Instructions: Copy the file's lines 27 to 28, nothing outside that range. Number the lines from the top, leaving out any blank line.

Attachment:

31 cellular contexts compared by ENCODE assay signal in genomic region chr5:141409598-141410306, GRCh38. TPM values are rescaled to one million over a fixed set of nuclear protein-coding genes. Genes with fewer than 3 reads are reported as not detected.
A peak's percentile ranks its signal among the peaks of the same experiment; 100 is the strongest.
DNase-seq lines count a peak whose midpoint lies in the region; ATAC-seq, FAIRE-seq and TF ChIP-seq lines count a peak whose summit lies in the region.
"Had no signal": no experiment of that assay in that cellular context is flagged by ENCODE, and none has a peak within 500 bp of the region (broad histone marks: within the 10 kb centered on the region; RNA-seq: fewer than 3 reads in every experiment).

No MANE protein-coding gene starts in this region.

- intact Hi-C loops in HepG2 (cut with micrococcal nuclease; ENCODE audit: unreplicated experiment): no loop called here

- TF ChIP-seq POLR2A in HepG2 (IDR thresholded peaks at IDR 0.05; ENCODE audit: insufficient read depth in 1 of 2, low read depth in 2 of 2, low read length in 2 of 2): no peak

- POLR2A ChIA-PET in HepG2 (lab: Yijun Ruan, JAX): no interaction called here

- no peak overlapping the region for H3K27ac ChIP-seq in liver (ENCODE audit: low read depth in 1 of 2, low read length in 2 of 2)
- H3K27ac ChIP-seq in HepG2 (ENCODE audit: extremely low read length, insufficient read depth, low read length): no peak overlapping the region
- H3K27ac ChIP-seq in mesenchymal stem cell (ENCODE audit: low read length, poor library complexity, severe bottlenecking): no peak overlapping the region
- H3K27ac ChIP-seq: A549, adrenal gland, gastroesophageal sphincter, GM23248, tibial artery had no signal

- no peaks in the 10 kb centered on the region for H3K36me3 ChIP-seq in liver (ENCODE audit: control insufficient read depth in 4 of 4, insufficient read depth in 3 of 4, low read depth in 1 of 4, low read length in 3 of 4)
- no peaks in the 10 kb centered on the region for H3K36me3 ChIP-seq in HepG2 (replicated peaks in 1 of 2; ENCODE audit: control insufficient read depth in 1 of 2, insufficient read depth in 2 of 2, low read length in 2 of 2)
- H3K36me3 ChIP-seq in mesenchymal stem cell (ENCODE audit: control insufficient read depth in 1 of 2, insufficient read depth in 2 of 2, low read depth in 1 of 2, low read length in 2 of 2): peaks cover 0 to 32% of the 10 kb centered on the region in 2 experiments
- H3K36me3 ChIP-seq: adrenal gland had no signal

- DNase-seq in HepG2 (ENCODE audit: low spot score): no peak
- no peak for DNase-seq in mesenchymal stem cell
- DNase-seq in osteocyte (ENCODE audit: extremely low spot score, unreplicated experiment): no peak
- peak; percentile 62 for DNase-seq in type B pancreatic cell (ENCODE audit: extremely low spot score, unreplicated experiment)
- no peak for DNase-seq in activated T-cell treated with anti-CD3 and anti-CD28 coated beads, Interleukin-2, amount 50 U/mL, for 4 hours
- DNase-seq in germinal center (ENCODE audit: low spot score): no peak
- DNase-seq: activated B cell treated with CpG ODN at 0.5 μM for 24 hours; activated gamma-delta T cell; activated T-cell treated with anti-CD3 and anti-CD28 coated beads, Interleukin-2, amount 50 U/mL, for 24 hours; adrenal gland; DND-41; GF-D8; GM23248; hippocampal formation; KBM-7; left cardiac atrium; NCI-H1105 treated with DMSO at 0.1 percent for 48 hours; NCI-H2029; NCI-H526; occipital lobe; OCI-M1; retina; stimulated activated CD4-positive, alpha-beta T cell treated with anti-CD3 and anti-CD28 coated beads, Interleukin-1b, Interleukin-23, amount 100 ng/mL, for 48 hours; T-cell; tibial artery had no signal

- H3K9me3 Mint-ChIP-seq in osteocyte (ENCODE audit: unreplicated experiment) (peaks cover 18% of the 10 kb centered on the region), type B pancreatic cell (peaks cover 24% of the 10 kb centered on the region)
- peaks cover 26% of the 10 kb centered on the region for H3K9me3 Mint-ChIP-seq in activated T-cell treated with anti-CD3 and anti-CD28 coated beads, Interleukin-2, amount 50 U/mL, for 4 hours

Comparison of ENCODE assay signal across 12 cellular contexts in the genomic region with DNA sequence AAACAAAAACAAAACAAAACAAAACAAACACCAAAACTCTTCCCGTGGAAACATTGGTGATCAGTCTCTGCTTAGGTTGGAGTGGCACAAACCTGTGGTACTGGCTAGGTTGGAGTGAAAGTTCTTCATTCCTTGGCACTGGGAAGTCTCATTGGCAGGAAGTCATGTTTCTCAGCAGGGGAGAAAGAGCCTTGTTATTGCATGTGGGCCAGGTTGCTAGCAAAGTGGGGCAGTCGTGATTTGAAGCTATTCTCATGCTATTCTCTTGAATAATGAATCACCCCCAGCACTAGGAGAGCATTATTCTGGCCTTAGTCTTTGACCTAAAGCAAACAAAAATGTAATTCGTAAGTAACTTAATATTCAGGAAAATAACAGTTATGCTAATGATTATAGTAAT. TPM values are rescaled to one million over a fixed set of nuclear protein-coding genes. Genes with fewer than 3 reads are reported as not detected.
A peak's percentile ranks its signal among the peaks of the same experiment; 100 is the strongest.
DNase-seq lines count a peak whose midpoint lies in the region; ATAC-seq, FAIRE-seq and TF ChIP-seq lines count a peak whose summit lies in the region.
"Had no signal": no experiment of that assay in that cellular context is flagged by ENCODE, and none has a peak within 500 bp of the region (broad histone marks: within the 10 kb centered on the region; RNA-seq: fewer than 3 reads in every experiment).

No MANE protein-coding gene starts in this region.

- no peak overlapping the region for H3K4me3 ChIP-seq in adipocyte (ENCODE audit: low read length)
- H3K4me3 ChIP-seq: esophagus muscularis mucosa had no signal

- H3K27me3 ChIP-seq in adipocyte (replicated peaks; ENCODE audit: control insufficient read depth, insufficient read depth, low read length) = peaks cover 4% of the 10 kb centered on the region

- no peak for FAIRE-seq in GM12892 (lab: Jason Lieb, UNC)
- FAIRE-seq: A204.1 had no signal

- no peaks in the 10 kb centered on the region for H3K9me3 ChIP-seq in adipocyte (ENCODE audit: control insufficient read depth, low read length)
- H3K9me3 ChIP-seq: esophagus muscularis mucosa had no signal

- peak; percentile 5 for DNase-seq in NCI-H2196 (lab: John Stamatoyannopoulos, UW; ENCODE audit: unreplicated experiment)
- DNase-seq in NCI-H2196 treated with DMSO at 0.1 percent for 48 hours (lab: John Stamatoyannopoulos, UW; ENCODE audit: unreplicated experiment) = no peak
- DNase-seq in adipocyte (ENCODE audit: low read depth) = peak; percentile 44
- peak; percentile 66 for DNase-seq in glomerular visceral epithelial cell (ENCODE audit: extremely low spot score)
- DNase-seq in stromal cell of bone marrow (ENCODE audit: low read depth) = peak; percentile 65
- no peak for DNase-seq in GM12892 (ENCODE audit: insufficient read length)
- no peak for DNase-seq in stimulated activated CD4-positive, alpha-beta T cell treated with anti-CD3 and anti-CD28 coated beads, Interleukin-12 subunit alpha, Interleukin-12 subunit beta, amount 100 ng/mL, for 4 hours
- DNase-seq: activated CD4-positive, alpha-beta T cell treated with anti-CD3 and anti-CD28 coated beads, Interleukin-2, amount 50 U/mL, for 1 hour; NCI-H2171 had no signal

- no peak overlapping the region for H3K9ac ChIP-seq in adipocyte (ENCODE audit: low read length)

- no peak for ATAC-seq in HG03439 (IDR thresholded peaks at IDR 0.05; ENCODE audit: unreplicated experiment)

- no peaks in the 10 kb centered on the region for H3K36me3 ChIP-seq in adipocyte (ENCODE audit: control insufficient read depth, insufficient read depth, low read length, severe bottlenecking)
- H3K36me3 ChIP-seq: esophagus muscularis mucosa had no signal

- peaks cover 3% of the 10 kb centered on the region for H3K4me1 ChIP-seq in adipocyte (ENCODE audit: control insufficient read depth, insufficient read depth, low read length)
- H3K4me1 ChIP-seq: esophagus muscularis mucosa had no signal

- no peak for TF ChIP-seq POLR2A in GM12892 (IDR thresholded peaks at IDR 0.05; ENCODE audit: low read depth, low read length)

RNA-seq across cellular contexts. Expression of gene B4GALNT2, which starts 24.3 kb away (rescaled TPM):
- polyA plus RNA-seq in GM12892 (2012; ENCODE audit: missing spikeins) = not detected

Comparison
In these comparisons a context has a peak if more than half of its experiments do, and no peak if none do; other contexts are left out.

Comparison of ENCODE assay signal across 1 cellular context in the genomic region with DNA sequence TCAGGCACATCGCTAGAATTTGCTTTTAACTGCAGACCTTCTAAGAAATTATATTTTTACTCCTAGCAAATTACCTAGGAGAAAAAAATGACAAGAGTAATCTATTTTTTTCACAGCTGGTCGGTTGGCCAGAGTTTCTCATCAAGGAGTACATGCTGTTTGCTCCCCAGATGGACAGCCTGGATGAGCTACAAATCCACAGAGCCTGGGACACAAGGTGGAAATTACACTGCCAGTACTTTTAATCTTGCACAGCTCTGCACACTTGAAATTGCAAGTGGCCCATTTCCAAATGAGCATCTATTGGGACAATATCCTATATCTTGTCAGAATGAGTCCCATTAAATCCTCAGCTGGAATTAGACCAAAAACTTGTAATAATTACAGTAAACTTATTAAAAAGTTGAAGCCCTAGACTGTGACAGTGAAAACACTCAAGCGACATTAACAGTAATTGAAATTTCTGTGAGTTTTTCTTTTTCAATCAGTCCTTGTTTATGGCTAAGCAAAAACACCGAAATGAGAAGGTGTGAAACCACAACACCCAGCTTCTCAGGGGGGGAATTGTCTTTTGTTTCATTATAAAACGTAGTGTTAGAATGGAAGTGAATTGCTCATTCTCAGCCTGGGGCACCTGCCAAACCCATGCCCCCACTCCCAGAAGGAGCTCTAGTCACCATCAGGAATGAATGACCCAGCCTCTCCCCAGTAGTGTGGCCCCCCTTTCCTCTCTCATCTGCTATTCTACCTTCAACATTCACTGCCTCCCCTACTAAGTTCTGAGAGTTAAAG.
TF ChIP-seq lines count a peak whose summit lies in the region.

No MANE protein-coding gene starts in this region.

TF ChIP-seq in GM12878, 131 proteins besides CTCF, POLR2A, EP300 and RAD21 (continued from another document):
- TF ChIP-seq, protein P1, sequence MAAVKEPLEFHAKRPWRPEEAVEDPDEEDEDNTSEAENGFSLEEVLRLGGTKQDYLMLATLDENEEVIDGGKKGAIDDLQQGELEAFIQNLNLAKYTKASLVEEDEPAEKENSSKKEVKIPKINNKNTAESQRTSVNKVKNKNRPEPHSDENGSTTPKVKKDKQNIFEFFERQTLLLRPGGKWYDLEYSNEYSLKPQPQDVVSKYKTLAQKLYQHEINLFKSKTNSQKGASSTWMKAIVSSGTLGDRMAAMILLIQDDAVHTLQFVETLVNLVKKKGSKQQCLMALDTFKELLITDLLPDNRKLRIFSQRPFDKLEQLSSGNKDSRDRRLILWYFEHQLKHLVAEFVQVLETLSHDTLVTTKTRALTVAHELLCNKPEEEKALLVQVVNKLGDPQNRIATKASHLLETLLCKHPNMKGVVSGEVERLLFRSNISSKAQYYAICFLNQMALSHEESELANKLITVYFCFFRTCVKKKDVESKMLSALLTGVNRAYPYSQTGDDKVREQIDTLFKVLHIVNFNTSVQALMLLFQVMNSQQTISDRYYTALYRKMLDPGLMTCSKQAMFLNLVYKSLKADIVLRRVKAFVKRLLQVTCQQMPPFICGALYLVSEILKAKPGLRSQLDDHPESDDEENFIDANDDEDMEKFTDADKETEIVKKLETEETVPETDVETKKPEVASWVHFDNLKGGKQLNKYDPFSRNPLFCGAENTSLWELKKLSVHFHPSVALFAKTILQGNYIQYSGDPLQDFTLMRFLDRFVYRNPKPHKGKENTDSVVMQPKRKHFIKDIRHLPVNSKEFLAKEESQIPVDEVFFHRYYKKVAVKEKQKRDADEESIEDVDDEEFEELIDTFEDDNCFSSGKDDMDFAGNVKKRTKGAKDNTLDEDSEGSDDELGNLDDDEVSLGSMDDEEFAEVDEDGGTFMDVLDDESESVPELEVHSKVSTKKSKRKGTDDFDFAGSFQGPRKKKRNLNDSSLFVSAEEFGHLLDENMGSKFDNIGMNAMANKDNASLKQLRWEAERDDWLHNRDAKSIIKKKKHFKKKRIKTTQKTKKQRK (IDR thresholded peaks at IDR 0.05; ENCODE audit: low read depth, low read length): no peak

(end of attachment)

A peak's percentile ranks its signal among the peaks of the same experiment; 100 is the strongest.
DNase-seq lines count a peak whose midpoint lies in the region; ATAC-seq, FAIRE-seq and TF ChIP-seq lines count a peak whose summit lies in the region.